As the AU field training exercise Amani Africa 11 nears completion of its first week the exercise’s rapid deployment capability has gone “better than expected” with elements moving faster than planned.
SA Navy Captain Jaco Theunissen, deployed as a public affairs officer for the duration of the exercise, said about 3,000 troops were deployed infield at the SA Army Combat Training Centre (CTC) for the rapid deployment capability section of the exercise.
“This started on time following the concept of operations briefing with commanders and a subsequent appreciation by the force commander,” he said adding the next stage was to move into the mission transition to a peace support operation in the imaginary republic of Carana.
The Carana Scenario was developed specifically for the AU with input from peacekeeping and military training institutions in Africa and Europe. Carana is a fictitious country located on a fictitious island, Kisiwa, off the African east coast. The story of Carana and its people was originally developed in 2002/03 by UN Department of Peacekeeping Operations specialists as a foundation for scenario-based training exercises by African peacekeeping forces.
Host country South Africa has not been asked to supply any air assets for the exercise but has deployed an Oryx medium transport helicopter, an Agusta A109 light utility helicopters, a Cessna C-208 Caravan and a Casa 212. These assets serve as airborne command posts, transport and are also on hand if needed, for medical emergencies.
The actual airlift component of Amani Africa happened at Upington airport when IL-76 transport aircraft brought in equipment, materiel and troops from Angola and Botswana.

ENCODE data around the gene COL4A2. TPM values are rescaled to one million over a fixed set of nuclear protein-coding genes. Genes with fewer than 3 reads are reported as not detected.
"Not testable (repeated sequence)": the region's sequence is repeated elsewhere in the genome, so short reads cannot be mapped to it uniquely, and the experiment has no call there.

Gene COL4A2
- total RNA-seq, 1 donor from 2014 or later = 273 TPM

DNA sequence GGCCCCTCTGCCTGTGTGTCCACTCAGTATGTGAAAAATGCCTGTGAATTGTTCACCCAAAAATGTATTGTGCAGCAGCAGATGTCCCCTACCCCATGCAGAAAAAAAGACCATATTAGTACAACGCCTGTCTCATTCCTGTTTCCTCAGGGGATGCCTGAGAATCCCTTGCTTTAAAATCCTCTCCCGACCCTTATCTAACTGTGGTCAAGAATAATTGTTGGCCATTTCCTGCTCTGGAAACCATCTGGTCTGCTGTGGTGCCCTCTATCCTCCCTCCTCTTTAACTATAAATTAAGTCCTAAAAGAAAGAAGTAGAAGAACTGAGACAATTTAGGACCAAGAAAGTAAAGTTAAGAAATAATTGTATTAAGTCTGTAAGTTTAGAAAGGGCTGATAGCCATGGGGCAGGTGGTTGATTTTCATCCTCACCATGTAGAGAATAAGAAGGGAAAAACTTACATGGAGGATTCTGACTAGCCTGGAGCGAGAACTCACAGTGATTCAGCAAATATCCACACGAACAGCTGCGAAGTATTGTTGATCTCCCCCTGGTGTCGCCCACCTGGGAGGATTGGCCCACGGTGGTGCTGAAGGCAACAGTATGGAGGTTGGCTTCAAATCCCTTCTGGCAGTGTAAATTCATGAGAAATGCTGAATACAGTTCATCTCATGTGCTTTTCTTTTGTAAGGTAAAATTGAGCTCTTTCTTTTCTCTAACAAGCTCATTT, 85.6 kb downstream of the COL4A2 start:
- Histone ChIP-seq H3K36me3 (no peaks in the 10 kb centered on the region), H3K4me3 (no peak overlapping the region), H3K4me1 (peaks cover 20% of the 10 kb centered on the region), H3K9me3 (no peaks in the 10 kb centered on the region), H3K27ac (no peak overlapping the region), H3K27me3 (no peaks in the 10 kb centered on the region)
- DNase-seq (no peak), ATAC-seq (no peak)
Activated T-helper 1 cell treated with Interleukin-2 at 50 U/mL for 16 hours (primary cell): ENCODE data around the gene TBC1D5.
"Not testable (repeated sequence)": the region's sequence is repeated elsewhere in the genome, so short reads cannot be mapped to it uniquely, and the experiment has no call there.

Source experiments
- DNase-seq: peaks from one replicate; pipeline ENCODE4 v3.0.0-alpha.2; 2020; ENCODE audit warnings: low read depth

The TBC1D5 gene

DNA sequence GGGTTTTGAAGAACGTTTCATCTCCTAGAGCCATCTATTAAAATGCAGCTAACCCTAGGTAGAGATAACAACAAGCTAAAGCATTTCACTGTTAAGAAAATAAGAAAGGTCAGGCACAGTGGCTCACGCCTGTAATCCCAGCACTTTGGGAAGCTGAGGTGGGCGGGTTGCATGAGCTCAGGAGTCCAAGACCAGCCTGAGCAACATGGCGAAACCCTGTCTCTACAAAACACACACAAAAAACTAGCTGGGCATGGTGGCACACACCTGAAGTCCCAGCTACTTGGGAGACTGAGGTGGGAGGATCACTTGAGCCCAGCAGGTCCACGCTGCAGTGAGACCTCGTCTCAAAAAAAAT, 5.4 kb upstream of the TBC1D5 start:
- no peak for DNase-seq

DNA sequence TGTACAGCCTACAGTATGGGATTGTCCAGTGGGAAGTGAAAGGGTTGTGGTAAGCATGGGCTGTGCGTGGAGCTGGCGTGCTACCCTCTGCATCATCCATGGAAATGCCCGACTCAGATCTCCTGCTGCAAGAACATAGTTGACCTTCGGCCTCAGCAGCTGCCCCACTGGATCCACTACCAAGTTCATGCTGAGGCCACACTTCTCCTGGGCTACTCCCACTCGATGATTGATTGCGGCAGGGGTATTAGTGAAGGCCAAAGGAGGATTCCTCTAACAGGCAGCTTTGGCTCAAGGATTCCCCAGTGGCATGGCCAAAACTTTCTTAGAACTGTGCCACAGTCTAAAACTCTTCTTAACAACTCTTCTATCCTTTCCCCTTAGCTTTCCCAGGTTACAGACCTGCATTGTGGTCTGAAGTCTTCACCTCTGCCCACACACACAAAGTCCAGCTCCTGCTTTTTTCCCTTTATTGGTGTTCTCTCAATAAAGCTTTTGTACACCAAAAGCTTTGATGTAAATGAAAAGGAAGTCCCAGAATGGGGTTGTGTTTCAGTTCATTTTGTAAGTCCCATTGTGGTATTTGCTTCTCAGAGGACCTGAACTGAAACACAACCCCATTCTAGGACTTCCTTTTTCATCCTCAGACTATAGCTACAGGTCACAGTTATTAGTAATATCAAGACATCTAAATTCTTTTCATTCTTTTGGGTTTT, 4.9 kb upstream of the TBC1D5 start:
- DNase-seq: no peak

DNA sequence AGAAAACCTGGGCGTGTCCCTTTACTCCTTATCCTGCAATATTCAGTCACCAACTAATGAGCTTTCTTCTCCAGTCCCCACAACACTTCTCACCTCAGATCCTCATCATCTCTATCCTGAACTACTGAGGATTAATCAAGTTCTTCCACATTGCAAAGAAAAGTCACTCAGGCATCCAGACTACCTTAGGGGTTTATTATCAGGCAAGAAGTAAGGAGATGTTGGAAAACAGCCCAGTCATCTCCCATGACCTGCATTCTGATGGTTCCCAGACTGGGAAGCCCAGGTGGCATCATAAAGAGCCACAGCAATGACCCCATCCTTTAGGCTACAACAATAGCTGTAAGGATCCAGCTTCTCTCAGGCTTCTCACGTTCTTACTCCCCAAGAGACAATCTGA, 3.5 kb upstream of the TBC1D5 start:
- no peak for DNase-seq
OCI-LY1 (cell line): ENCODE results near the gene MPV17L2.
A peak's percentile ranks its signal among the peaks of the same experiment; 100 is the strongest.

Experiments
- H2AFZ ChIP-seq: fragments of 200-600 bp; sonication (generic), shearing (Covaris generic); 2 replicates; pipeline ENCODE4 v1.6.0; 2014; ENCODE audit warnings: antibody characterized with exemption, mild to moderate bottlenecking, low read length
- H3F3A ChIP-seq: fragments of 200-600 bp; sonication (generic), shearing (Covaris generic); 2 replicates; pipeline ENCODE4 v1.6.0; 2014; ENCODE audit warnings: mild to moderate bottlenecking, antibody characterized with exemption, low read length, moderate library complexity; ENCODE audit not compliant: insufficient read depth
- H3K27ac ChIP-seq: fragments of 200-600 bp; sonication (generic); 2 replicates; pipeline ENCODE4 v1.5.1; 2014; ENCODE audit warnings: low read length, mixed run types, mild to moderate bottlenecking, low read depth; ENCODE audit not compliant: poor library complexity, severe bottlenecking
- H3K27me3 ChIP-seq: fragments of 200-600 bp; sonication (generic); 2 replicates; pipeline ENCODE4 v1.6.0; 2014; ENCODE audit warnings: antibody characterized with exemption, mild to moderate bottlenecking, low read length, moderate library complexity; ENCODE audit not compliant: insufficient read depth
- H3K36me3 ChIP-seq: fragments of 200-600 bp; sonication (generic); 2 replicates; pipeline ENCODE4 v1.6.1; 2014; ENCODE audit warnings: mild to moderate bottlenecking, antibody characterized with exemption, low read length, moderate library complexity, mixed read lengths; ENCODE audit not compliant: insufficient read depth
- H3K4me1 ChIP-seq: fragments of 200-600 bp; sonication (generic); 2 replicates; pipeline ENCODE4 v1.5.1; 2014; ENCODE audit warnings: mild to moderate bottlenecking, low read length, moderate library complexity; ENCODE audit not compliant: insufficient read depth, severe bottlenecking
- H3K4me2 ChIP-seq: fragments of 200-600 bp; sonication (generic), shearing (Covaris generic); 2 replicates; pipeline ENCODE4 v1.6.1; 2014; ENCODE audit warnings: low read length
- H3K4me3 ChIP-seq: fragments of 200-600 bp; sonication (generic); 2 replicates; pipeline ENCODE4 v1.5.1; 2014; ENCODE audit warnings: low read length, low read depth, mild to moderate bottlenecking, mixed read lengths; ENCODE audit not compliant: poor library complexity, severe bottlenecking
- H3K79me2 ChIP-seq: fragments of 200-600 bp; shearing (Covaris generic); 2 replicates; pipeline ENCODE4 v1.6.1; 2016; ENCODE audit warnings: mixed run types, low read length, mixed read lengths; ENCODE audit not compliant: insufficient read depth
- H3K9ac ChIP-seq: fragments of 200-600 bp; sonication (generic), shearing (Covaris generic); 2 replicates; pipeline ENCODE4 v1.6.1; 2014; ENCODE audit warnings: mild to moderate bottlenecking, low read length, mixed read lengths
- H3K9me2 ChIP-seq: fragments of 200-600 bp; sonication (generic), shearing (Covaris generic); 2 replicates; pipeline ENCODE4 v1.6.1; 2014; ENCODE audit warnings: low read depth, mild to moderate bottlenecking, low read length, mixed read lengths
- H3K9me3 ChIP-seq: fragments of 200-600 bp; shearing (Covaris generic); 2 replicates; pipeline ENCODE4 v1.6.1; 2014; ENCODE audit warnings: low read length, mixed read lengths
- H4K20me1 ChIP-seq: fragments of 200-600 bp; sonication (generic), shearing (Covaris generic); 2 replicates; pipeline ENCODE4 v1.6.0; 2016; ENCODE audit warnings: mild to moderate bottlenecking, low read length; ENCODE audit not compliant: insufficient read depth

Another SANDF communications officer, Lieutenant Colonel Piet Paxton, has also been deployed to Lohathla to assist with public affairs during the exercise. He told defenceWeb today: “Firing on enemy positions with SANDF 120mm mortars was successfully executed as part of the final battle the rapid deployment capability undertook to dislodge and destroy pockets of resistance.
“This action enabled ground forces to engage the enemy in a final thrust to dominate key areas of the fictitious rebel ridden Republic of Carana. The attack was undertaken jointly by South Africa and Uganda supported by elements from Benin and Niger. The battle group is commanded by Lieutenant Colonel Robert Ramuloze from the Uganda Peoples’ Defence Force.”
Next stage in the exercise is the transition to peace support followed by the peace support component. Theunissen said this would see police, civilian personnel and military support personnel, numbering about 1,900, become actively involved in the exercise.
The exercise is seen as final preparation for operationalisation of the African Standby Force (ASF) and its rapid deployment capability. It is scheduled to finish with demobilisation of participating troops from November 6 to 9 and departure of personnel, vehicles and equipment from South Africa until November 15.